Founding cities and building shrines (Ric Stott)

Monday, 2 March, 2015

Ric Stott asks whether we should be founding cities or building shrines.

In her book Wild: An Elemental Journey, Jay Griffiths takes journeys through some of the world's greatest wildernesses. For Griffiths the wilderness isn't a desolate place in need of taming and civilising but a place of rich life and diverse indigenous spiritualities. As she travels up the Amazon she offers a quote from Lucio Costa, the architect of the city of Brasilia (which was laid out in the shape of a cross). He says that the founding of a city is:

a deliberate act of possession, a gesture in the colonial tradition of the pioneers, of taming the wilderness

As someone who is described by my church as a 'pioneer', I find this quote unsettling. If the ultimate aim of the pioneer is to build a city, to subdue and tame the wilderness and bring civilisation (or at least the church's version of it) to smother rich, indigenous cultures then I want no part in that ministry. The church operates in this way when it uses the language of armies and empire, of claiming ground and raising the flag to loudly proclaim our identity.

Over the last six years of pioneering ministry amongst artists in Sheffield I have found, as Griffiths did, a rich and deep engagement with what it means to be human and what it means to live as spiritual and creative beings. As relationships strengthen and I am at home in this milieu, it feels increasingly inappropriate to be in the business of building walls and founding a city. There is a wild and exuberant life here that should never be tamed.

What then might my task here be as someone called a pioneer by my church? I begin to get a hint from Allen Ginsberg's poem A Desolation where he talks of travelling through the wilderness. With a beautiful queer sensibility he weighs up the options of finding a wife, growing a family and fitting into the social norms but rejects that and moves into wilder places where he can...

...maybe make an image
of my wandering, a little
image-shrine by the
roadside to signify
to traveler that I live
here in the wilderness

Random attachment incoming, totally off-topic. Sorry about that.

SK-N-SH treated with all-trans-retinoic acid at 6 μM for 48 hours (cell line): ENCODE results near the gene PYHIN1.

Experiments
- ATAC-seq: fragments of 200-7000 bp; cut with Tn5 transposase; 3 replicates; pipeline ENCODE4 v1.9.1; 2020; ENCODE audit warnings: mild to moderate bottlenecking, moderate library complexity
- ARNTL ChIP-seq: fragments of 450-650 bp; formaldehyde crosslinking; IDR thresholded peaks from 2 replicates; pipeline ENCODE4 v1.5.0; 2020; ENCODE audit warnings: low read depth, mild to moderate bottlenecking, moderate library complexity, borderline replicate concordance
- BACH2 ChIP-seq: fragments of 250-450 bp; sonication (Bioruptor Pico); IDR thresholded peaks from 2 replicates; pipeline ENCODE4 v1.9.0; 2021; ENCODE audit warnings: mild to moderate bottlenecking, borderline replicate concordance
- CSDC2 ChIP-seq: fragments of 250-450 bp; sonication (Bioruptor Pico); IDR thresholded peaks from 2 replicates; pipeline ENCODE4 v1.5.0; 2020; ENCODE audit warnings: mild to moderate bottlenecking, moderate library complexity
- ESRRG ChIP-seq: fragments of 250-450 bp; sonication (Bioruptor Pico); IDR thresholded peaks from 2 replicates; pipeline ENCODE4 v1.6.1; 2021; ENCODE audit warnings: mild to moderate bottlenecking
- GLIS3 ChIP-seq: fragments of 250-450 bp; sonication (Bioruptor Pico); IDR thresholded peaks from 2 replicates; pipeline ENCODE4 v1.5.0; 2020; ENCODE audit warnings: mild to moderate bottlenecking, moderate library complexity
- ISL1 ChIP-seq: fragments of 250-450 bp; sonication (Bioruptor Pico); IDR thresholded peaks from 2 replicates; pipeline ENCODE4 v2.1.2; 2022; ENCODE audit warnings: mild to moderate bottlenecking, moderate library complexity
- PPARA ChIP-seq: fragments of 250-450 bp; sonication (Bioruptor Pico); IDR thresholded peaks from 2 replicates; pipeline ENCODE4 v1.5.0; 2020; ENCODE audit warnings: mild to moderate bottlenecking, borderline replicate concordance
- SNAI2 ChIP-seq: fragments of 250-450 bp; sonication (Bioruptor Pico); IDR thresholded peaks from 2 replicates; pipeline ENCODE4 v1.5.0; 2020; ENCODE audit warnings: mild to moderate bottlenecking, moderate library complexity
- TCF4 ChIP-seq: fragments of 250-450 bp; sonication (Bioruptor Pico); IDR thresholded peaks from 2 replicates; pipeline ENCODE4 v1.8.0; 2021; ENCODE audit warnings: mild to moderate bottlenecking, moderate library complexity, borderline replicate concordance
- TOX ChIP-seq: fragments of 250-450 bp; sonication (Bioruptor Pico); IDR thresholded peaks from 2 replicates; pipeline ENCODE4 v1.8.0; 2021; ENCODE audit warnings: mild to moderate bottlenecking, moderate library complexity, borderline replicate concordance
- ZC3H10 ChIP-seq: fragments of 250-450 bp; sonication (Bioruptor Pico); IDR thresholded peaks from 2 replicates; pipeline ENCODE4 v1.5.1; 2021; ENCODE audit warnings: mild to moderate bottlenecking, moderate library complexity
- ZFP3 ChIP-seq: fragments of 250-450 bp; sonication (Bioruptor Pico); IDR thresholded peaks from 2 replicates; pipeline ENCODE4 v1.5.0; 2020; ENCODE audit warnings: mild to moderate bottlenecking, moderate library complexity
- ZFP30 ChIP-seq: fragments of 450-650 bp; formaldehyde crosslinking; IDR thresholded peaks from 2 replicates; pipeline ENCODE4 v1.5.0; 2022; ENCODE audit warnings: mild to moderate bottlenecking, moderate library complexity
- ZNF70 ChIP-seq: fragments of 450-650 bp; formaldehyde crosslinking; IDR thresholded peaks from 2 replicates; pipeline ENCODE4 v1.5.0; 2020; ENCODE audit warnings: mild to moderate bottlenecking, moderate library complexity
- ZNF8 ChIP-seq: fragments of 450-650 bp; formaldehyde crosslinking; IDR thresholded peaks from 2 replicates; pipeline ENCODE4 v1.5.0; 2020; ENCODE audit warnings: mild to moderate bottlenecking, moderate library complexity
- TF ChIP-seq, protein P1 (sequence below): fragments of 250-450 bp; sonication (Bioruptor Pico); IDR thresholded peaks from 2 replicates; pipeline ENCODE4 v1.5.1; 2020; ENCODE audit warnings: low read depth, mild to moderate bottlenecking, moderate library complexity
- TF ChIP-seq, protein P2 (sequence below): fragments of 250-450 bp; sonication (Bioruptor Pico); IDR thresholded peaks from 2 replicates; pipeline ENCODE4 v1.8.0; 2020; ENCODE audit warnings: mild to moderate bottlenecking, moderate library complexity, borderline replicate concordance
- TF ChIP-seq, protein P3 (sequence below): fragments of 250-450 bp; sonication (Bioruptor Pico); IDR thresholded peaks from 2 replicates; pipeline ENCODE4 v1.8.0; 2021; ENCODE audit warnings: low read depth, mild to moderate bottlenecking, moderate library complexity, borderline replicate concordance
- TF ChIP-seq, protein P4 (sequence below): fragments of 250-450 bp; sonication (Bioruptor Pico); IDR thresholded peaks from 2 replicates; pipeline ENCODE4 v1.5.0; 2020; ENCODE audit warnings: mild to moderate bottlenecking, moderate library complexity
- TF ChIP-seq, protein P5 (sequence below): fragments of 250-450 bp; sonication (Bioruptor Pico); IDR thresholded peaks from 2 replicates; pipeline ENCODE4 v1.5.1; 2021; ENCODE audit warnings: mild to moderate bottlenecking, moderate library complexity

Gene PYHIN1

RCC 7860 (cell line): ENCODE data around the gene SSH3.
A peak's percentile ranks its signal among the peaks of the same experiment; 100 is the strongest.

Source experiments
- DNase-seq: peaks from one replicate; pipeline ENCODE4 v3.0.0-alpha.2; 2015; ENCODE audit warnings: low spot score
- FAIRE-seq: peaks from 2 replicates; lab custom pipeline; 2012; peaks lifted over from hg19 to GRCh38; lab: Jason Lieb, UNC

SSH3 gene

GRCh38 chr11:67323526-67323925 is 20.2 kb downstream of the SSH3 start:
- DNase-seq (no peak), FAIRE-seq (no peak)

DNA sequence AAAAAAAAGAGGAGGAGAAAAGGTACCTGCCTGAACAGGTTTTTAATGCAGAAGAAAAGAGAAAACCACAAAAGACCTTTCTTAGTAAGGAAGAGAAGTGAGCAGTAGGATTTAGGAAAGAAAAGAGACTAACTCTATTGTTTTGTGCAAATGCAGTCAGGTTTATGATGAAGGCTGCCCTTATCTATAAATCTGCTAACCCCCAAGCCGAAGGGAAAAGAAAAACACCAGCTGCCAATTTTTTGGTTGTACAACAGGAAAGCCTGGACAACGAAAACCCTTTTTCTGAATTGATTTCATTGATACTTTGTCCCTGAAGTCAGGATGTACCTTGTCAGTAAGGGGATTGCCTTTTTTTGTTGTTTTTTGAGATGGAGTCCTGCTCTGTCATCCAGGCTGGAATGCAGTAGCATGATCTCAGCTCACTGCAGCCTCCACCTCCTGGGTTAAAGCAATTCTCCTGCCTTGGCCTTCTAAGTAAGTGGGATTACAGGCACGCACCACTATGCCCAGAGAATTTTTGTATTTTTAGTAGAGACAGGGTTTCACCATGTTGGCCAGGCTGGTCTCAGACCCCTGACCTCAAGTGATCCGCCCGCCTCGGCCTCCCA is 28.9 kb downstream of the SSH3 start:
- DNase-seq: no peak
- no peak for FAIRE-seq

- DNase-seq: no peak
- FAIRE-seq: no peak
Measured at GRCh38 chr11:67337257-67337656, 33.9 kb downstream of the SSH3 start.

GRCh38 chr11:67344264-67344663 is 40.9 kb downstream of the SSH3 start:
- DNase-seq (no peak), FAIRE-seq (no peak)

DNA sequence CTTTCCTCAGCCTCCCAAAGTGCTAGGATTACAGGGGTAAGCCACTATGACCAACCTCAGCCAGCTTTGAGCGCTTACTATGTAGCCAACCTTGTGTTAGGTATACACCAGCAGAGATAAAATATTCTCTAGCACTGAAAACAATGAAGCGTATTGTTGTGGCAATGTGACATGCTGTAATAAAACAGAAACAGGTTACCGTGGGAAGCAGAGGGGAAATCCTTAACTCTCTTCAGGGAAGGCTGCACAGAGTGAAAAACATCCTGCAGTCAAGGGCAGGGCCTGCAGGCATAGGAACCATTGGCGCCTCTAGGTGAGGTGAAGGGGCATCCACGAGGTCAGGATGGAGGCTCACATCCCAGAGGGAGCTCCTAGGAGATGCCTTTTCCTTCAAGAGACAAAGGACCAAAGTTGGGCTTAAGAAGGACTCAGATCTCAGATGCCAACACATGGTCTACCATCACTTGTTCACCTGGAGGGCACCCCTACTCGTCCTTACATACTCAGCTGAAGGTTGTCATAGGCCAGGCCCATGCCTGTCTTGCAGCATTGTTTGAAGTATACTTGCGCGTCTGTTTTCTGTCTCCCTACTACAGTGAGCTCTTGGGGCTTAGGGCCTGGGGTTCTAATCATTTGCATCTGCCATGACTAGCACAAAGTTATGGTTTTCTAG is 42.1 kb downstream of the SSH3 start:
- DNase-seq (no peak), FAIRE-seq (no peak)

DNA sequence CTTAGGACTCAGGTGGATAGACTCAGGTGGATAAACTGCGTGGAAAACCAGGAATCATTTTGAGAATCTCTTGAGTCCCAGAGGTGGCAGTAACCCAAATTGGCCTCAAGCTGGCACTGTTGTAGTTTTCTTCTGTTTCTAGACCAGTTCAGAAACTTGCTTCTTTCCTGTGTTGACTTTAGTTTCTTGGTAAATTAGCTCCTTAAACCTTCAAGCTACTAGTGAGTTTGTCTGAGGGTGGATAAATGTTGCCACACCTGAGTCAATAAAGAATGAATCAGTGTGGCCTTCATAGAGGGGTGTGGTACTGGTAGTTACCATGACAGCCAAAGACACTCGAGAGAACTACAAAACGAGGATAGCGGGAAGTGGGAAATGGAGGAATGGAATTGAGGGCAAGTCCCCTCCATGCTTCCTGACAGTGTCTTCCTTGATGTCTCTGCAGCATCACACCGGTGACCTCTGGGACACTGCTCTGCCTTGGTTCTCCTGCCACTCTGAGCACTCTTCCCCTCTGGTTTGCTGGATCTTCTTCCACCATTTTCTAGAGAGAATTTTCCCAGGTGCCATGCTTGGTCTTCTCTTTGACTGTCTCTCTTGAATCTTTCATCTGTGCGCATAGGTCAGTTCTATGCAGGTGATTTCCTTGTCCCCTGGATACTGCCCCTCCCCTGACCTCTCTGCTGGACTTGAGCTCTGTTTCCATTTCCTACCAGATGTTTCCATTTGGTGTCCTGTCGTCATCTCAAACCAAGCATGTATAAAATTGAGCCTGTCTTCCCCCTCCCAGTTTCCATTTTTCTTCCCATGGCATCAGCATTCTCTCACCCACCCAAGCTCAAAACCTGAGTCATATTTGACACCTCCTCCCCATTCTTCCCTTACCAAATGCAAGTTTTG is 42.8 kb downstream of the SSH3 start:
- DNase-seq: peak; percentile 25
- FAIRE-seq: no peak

awake and at home.

Perhaps the call of the pioneer is not to found cities but to build shrines by the wayside as we travel; to signify those places where we have found life and wonder: signs of sacred space. This is a risky endeavour. Whilst the city is safe behind its wall the shrine is exposed, anyone can approach and interact with it in any way that they choose.

One of my models for pioneering ministry is St Kevin. He was a hermit who lived in Ireland in the 6th century, a man who sought solitude and would go out alone into the forests of the Wicklow Mountains, particularly in the area known as Glendalough. Amidst the dark mossy green, in the womb of the forest, he would pray. One of the stories told of his life tells of the time he went to pray in the forest with his arms outstretched. In the stillness a blackbird flew and alighted on his open hand. As he held that place of gentle meditation the bird laid her eggs. And so he held his palm open, cradling them, holding that still place, for the two weeks it took for the eggs to hatch.

It is Kevin's quiet, prayerful presence that nurtures the life which is latent in the wilderness around him; not his grand schemes, clever strategies and expensive building plans. Contrast the busyness of the city with the stillness of the shrine, the assertiveness of the city walls with the shrine's tentative presence, the noise of the urban throng with the shrine's silence.

I'm sure that at times, cities need to be built and perhaps some pioneers are called to do just that. But if I sense a wall being built around a shrine I've made and the prescriptive hand of civilisation beginning to corral and control the wild and intricate web of life that is present then I will pack my bags and move on. Pressing on further and deeper I will find a new place for a new shrine. And when I turn to Christ with excitement to tell him what I've found he will, no doubt, smile at me and say 'Yes I know, I was here all along'.

Revd Ric Stott is a Venture FX pioneer with the Methodist Church. He is based in Sheffield where he works with a community of artists developing creative, sacred space.

Please note that comments and views may not represent those of Fresh Expressions.

Comments

Just read Acts 16 this morning, and then your piece here. A good discussion to have.
Paul led three very different people to Christ in Philipi. A Jewish business woman, a mystic slave girl and a white collar guard. Paul then cleared of to leave them to work out church in their own context.
Paul did not try and re-imagine Church for them before or after they came to Christ. He didn't have time to impose culture or church practice on them.
Church should be full of cultures, class differences, nationalities and ages - all celebrating eachothers uniqueness in Christ, yet demonstrating His love through our oneness together and towards eachother. So as we meet, the differences fade into the background, as we have all things in common!

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